What business owners think
The heart of business innovation beats on
Innovation and grit have helped business owners contend with unprecedented resource challenges and brought them to a place of cautious optimism—a view evident in both the investment team’s 2022 outlook as well as our comprehensive business owner survey.
Read Full Survey
Here are just a few highlights from that research:
of business owners reported they were feeling optimistic about their businesses
reported they were feeling optimistic about the economy
said they had to pay higher wages because of labor shortages
of big firms that will allow remote work plan to reduce office space
said COVID-19 is the biggest factor impacting their business over the next 12 months
Big business better navigating supply-chain disruption
Who saw improvement in their supply chain in the past three months?
To fill open roles, business owners are sweetening the pot
paying higher wages
offering flexible hours
providing better benefits
COVID-19 is reported to be the biggest factor for businesses over next 12 months
Size matters in how efficiency and labor concerns are addressed
Who increased capital spending in 2021?
Large businesses: $5 million+ in annual revenue.
Small businesses: $1 million to $4.9 million in annual revenue.
How 3 businesses turned lemons into lemonade in the face of the pandemic
Nassau Candy Distributors: Sweet solutions for a bitter time
To stave off labor shortages, I engaged four outside recruiters a few months ago, especially because I knew we needed to be prepared for the increased growth post COVID.
Co-owner Les Stier,
Nassau Candy Distributors
Background: Nassau Candy, headquartered in Hicksville on New York's Long Island, is one of the largest U.S. wholesale manufacturers of specialty and private label confections, supplying many national retailers and independent stores nationwide. In addition to Nassau Candy-made creations, it imports and distributes high-end confectionary, soda, gourmet food, and natural brands, including health, beauty, and household care to total 20,000+ stock-keeping units. The 80-year-old family-owned business has 1,300 employees and comprises 10 companies—including a promotional arm that produces a series of private label edible and non-edible products. Distribution centers are located in New York, Florida, Michigan, Texas, and California. We spoke with co-owner Les Stier.
Challenges: Inventory began to be a problem in 2021 and I expect it to continue into 2022. We source some candy ingredients, for example, from Brazil, Spain, and Germany. Some manufacturers closed and ports shut down. Additional concerns were getting enough candy containers, such as bags and tubs. And finally, I was concerned labor would become tight, if the pandemic persisted.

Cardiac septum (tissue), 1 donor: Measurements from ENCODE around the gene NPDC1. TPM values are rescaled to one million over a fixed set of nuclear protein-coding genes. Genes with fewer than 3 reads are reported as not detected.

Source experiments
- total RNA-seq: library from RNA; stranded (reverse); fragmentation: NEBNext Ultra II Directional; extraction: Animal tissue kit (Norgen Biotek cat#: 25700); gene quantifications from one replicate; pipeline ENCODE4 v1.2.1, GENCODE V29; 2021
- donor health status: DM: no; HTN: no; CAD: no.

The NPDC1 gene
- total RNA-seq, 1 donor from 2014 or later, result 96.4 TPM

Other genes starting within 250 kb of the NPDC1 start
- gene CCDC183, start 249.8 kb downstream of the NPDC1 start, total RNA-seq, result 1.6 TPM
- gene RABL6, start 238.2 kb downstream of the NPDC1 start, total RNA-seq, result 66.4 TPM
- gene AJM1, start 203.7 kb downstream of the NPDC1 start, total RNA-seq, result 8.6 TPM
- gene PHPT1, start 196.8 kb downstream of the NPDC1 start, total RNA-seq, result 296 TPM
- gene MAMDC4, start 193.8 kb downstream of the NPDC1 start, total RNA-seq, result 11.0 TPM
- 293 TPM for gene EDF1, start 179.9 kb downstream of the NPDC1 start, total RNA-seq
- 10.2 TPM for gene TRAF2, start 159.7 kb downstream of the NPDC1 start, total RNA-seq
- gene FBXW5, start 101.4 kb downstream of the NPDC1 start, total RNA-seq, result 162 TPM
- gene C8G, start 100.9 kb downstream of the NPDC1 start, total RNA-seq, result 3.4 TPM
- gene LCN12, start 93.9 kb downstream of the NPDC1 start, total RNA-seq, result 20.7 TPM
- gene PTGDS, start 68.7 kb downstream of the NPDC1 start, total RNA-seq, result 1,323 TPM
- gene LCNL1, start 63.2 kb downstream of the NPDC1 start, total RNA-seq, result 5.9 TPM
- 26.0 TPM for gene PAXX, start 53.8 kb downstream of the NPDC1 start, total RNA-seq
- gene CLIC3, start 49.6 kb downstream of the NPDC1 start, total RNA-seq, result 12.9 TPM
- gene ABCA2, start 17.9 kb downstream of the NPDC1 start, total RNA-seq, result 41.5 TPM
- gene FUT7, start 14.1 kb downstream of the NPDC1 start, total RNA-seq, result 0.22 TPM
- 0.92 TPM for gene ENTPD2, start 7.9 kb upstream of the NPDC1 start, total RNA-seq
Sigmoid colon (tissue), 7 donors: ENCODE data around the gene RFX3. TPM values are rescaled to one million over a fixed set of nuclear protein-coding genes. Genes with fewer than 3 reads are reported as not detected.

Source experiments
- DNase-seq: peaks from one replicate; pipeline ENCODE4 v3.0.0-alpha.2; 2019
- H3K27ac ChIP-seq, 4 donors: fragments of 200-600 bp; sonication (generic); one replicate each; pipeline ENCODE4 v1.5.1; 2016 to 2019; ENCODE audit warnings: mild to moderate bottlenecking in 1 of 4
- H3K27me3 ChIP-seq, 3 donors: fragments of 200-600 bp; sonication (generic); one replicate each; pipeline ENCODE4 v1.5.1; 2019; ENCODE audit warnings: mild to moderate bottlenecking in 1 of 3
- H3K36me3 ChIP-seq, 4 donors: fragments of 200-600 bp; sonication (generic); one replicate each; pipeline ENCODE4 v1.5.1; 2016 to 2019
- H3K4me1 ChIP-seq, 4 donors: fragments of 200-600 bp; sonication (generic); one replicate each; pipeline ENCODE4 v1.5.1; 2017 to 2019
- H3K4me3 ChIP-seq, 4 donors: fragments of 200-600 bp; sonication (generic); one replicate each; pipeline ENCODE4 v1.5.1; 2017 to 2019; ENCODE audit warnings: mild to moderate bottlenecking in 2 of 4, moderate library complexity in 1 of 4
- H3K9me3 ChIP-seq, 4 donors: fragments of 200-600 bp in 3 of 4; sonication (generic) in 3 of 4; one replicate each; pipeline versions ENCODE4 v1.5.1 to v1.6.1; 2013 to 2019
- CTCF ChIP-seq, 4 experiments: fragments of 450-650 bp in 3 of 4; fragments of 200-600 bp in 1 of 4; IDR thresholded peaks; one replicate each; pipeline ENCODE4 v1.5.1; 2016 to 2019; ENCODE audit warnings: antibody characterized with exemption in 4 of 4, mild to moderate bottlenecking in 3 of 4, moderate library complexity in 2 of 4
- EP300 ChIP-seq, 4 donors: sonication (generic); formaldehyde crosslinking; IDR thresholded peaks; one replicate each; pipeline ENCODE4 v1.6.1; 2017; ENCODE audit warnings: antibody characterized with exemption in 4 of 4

Solutions: We took a number of steps to maintain supply. First, we were more aggressive in placing orders—doing so more frequently and on a larger basis—as well as giving manufacturers longer lead times. Additionally, we accepted the manufacturers' price increases and passed them on to our customers. We also broadened our vision as to where product can come from and opened ourselves to bringing in more from Hungary and Mexico.
To stave off labor shortages, I engaged four outside recruiters a few months ago, especially because I knew we needed to be prepared for the increased growth post-COVID. We're nearing that point and our industry trade show indicates that the industry is 65% back to normal. Others who didn't start padding their workforce are suffering now. We've also made efforts to retain the workers we have and gave bonuses to our 50 drivers. To us, they're front-line heroes and it was well deserved. We also gave appreciation bonuses to some other employees as well as promotional giveaways like jackets. And where appropriate, we've allowed some of our associates to do a little work from home.
Alliance Material Handling: Uncle Sam and a little gumption helped a gamble pay off
Lead times for delivery started at 4–12 weeks and are now at 20–62 weeks, so we’re placing orders months in advance of when we estimate we’ll need the merchandise.
CEO Thomas Albero,
Alliance Material Handling
Background: Alliance Material Handling, Inc. is a warehouse solutions provider based in Maryland, with three locations in Virginia, and one in Delaware. The 65-year-old company sells, leases, and services forklifts, and designs as well as installs racking systems for large warehouses and industrial buildings. To learn how Alliance dealt with some of the COVID-induced obstacles, we spoke with Chairman & CEO Thomas Albero.